Kristina agrees: “Many couples are looking for ways to be more sustainable and are even opting for plant-based and root-to-table wedding breakfast options. Supply chains have also been hit dramatically by the pandemic, so sourcing locally and seasonally will be taking on a new importance – expect beautifully prepared dishes full of bright, bold fruits and vegetables designed to reflect the season.”


Traditional Values Vs. Laid-back Dining

“Many couples still prefer tradition,” says Allan. “If that’s you, then dessert can be a good opportunity to experiment. Dessert tables or food stations for the end of the meal get people socialising and interacting, which is something we expect to continue once restrictions allow.”

“Show stopping menus and top-quality food still play a major role in creating a dream day,” says Alex. “Canapés are always a popular choice, but we often get requests to include a live food station for the reception, and after the rise of baking during lockdown, we are seeing more homemade wedding cakes replacing the dessert course.”

“For a laid-back alfresco barbecue, locally sourced meat is what will make it more special, and of course the classic Bloody Mary station is always popular,” adds Alex. “Paella stations work well outdoors too, and are a great way to feed a hungry crowd be it on the wedding day itself or the day after. The rise of the wood fire pizza oven is a new trend, too, and food trucks will always be a popular late night snack option to soak up the booze and help refuel the dance floor!”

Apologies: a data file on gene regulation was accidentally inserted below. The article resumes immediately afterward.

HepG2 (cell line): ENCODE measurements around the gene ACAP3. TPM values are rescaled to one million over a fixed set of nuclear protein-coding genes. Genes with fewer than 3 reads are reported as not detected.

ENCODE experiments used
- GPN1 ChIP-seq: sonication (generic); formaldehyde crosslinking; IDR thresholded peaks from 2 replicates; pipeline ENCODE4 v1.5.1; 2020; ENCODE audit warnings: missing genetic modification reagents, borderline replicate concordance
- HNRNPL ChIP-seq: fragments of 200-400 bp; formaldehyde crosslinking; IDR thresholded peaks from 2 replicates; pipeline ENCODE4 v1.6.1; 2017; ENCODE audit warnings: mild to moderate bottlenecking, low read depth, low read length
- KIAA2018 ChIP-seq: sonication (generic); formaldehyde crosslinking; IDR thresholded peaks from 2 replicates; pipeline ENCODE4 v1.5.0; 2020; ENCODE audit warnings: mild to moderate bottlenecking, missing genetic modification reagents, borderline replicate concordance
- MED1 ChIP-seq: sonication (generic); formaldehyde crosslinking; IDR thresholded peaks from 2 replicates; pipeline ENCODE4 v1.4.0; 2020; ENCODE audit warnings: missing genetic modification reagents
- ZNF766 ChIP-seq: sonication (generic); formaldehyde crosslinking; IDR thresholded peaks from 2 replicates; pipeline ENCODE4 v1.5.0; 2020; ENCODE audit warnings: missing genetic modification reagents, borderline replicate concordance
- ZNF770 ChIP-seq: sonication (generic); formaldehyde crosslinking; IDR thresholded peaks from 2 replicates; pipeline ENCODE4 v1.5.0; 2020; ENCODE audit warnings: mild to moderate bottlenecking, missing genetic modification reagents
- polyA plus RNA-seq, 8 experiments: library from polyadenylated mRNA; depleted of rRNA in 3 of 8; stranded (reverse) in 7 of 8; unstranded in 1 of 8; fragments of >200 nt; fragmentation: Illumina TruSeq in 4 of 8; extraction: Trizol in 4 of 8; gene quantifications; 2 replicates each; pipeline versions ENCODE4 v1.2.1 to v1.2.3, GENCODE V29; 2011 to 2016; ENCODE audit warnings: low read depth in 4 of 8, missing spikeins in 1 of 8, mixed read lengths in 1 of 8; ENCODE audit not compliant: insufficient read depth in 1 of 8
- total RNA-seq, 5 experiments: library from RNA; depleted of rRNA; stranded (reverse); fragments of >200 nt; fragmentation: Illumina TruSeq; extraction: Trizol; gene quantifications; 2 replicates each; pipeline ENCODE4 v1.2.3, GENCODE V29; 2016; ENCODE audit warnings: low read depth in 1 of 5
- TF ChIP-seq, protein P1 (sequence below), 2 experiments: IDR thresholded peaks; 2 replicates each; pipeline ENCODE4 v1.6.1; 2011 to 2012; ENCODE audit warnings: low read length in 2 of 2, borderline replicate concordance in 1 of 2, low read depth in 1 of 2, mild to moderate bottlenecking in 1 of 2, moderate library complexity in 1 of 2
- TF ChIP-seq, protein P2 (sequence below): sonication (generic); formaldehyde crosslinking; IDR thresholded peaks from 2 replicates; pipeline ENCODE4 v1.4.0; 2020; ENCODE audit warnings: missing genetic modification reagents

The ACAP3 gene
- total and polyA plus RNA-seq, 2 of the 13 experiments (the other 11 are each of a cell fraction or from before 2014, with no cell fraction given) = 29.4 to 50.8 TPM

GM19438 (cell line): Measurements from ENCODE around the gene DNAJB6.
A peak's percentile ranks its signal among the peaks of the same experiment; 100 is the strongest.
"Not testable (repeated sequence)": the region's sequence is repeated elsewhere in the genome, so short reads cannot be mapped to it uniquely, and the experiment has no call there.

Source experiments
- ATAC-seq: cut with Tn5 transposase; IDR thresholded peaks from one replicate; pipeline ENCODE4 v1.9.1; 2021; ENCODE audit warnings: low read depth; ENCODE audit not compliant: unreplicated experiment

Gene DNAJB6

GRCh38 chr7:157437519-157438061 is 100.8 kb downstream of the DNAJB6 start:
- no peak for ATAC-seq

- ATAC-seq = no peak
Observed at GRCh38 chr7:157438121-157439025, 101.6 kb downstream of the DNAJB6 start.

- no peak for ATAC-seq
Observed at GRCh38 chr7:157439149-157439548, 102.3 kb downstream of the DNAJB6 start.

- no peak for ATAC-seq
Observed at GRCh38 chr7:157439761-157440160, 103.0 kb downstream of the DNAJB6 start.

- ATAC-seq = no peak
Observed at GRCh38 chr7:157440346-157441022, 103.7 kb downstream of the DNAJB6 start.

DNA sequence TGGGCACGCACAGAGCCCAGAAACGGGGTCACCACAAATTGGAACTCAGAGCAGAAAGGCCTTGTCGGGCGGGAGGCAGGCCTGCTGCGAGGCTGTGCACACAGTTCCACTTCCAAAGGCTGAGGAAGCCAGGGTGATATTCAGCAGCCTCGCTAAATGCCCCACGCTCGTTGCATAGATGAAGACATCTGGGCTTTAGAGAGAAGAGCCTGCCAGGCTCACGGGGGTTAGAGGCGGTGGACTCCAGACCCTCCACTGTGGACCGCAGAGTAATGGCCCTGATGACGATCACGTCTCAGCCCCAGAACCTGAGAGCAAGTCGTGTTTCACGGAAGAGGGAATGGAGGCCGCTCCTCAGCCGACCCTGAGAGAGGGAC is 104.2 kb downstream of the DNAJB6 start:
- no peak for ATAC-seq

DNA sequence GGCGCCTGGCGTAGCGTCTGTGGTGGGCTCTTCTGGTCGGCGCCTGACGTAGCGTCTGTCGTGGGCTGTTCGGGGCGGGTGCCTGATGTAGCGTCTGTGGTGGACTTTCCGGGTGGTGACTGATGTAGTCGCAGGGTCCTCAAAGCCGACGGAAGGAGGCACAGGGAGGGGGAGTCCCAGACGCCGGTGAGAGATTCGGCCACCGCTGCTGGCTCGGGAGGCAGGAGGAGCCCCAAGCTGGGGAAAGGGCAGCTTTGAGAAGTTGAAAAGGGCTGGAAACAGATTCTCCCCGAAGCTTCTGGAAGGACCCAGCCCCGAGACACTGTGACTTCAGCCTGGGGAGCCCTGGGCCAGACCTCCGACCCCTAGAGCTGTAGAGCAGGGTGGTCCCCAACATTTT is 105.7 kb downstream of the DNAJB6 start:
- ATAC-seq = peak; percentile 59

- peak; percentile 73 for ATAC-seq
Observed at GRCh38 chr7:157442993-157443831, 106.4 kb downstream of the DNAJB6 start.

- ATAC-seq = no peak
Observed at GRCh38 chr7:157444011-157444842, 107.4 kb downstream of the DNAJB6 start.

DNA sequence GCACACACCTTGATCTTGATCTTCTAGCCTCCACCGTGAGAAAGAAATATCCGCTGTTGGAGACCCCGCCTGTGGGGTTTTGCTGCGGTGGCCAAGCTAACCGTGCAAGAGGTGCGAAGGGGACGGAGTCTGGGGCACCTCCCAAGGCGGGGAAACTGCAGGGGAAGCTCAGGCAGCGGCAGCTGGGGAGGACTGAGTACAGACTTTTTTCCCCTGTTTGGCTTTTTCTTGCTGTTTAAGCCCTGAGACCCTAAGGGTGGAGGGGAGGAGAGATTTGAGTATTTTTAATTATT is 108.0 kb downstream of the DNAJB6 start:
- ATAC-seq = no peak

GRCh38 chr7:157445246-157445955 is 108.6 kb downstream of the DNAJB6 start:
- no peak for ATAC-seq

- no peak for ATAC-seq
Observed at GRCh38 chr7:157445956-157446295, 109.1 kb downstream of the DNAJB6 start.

Other 2021 Trends

“In light of the past year, catering is moving away from buffets towards seated and plated food for receptions. Touch-free catering has become a particularly strong trend for weddings and events – for example, ‘bento’ boxes from individual cuisines,” says Allan. “This year has also seen more outdoor dining on terraces and rooftops and there are plenty of venues offering this kind of catering. With the continued uncertainty around numbers and weddings sizes, outdoor receptions can be a great solution (fingers crossed for good weather this summer), while gardens can be easily adapted to fit any theme.”

“Lots of couples have, sadly, had to cancel their destination weddings,” adds Alex. “Understandably, they’d like to incorporate a touch of their overseas wedding into their menu – for example, adding in a Tuscan lemon granita as a refreshing dessert if an Italian wedding has had to be postponed. Plant-based sushi is having a moment, too – you’ll have to trust us on this one!”

“While food will still be a priority, the table layout and styling will also play a more important role moving forward,” says Kristina. “We use a range of different table details – consider using beautifully matched napkins, table linens, cutlery and crockery alongside statement florals. Also, think about creating meaningful menus in place of a typical wedding breakfast, such as the meal you enjoyed on your first date, recipes that have been in your families for years or quite simply, your favourite go-to supper.”

“Weddings will also become more bespoke this year – there is a lot of demand and many couples’ plans have been on hold for a long time, so they know exactly what they are looking for,” predicts Allan. “This will include a wider variety of options on menus – from dietary choices to cuisines and styles (touch-free, sit down meals), as well as flexible event spaces which can adapt to various party sizes.

“We also expect a desire for more experience-led venues and packages for a unique day. This can range from themed weddings or inventive venue options (such as a wedding in the sky at Searcys at The Gherkin) to statement features, for example champagne poured from magnums or a Champagne fountain for that Instagram-worthy moment.”